How Ecoinomy Is Focusing On A Planet-Friendly Future

In our updated Tokenomics, we have outlined our plans to facilitate transactions on the Polygon network. Polygon is the leading Ethereum scaling platform and the facilitator of future ECM transactions. In 2022, Polygon officially became a carbon-negative company, releasing its green manifesto back in April 2022. It is eliminating all of its carbon debt that has been converged since its inception and acknowledges its responsibility in becoming a role model in the tech space for the fight against climate change. Polygon is a strong advocate for global-scale reform within the tech industry and we’re delighted to be utilising this network to facilitate all ECM token transactions in the not-so-distant future. 

In addition, part of our manifesto is to wholeheartedly support the cultivation, distribution and consumption of organic medicines, such as medical cannabis, hemp and CBD. Hemp is one of the most efficient biomass sources in the world, absorbing between 8-15 tonnes of carbon per hectare. Forests, in comparison, absorb only 2-6 tonnes per hectare, depending on the type of tree. It’s a fantastic, environmentally friendly substitute for plastic and fabric that is 100% biodegradable. Additionally, one acre of hemp thats been planted for 40 years has 400% more usable fibre than one acre of trees through the same 40-year lifecycle.

Growing cannabis indoors can result in huge consumption of energy and therefore a large carbon footprint. However, promoting outdoor growing and utilising the very best agri-tech and renewable energies to improve yields can certainly be a solution to solving the problems that the planet is facing.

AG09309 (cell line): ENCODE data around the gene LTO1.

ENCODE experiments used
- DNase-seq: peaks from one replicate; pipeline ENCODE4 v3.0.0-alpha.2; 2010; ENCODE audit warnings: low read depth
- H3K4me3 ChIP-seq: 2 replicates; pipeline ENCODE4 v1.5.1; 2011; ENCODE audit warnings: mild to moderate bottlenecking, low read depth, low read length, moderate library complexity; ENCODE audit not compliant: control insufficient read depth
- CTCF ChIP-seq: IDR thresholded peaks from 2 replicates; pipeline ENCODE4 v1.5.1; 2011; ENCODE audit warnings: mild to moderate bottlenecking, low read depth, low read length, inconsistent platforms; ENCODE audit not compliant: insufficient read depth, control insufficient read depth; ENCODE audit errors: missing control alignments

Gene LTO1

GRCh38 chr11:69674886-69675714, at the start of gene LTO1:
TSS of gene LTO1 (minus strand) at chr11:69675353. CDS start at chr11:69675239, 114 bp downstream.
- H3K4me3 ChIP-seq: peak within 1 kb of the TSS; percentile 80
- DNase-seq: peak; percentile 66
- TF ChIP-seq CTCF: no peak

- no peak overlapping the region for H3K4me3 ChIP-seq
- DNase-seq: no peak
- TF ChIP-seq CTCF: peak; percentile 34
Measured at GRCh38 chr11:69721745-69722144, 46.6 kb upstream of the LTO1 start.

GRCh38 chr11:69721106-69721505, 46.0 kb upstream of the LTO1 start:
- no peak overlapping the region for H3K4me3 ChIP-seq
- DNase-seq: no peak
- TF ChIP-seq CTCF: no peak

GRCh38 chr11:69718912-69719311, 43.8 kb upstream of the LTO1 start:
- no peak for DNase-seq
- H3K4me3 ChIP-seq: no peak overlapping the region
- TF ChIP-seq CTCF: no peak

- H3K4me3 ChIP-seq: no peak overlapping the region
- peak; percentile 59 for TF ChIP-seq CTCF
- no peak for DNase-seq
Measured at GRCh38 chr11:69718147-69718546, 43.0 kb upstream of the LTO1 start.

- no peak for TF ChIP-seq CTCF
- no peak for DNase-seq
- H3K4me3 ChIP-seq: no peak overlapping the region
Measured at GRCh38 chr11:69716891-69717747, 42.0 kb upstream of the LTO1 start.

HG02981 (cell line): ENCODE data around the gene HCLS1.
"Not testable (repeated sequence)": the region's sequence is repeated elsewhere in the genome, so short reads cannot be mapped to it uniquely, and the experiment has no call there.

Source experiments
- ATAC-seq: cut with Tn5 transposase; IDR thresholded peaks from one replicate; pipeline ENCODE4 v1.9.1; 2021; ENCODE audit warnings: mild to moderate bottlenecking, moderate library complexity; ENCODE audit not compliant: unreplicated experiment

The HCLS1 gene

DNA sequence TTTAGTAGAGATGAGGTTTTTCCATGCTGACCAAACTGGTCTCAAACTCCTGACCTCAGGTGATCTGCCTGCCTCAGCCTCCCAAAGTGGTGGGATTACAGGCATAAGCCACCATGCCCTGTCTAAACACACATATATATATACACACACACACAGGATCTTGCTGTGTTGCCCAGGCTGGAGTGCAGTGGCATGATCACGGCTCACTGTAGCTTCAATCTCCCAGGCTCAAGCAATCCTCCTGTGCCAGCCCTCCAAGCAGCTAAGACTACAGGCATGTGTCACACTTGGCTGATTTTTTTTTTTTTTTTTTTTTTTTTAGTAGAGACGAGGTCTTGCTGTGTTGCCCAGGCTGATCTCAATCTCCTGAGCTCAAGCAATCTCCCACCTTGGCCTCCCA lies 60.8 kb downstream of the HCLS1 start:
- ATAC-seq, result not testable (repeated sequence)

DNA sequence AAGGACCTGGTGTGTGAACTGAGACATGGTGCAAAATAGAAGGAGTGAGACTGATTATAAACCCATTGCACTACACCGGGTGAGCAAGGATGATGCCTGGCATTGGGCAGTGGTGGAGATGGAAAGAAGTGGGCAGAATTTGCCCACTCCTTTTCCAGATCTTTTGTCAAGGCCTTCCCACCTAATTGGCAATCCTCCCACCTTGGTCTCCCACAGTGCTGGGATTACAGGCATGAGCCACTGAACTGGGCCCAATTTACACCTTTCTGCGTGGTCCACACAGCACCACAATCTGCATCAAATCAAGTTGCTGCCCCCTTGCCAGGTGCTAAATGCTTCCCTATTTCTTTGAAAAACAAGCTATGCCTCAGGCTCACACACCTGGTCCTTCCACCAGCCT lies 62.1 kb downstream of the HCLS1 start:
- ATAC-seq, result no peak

What Steps Can You Take To Help?

We could lose thousands of undiscovered medicines if we don’t work to prevent habitat loss and deforestation. We understand the importance of taking care of the planet in order to take care of ourselves. 

It’s estimated that preserving and even improving the world’s biodiversity, which is vital for human health, would cost roughly $1 trillion. Yes, it sounds expensive, but it’s significantly cheaper than the cost of inaction, outlined in this article from the BNEF.

Ultimately, the decision to implement changes on a global scale comes from governing bodies and corporate giants, filtering solutions down from the top, but we can still take steps in our everyday lives to drive change, reduce our environmental impact and improve our own health. 

Write to your local MP or local government representative to ask for their support in tackling climate change – if you’re in need of some inspiration, Hope For The Future have some great templates that are readily available on their website.

Embrace sustainable transportation options such as biking and walking. Not only do these modes of transportation reduce carbon emissions and improve air quality, which we discussed earlier as important factors in human health, but they also provide physical activity that can improve our overall well-being. By choosing to bike or walk instead of driving a car, we are not only reducing our carbon footprint and contributing to a healthier planet, but we are also taking steps towards improving our own health. It’s a win-win situation that we can all benefit from.

Other simple acts such as transitioning to a more plant-based diet, using reusable bags, reducing plastic use, and conserving water can make a big difference. By making these changes, we can all contribute to a healthier planet and a healthier future.

In honour of Earth Day, which is taking place on 22nd April, we’d like to draw your attention to Cool Earth, which is a fantastic charity that has supported over 40 people-powered climate projects and has planted more than 100 million trees to date.

Join us in raising awareness of the healing properties of our rainforests and why saving them is imperative for the future of human healthcare and achieving our vision of global healthcare equity.